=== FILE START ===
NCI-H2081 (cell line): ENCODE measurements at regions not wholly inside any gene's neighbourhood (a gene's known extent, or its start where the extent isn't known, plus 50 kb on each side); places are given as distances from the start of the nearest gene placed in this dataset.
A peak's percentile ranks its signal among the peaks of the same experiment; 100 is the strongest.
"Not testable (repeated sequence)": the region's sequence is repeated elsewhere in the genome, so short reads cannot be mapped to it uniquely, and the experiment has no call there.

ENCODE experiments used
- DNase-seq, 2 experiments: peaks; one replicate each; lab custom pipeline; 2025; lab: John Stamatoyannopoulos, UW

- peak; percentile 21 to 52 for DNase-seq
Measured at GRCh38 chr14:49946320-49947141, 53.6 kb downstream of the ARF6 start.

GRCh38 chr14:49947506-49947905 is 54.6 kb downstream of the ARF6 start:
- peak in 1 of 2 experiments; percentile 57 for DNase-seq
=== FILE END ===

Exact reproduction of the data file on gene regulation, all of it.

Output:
NCI-H2081 (cell line): ENCODE measurements at regions not wholly inside any gene's neighbourhood (a gene's known extent, or its start where the extent isn't known, plus 50 kb on each side); places are given as distances from the start of the nearest gene placed in this dataset.
A peak's percentile ranks its signal among the peaks of the same experiment; 100 is the strongest.
"Not testable (repeated sequence)": the region's sequence is repeated elsewhere in the genome, so short reads cannot be mapped to it uniquely, and the experiment has no call there.

ENCODE experiments used
- DNase-seq, 2 experiments: peaks; one replicate each; lab custom pipeline; 2025; lab: John Stamatoyannopoulos, UW

- peak; percentile 21 to 52 for DNase-seq
Measured at GRCh38 chr14:49946320-49947141, 53.6 kb downstream of the ARF6 start.

GRCh38 chr14:49947506-49947905 is 54.6 kb downstream of the ARF6 start:
- peak in 1 of 2 experiments; percentile 57 for DNase-seq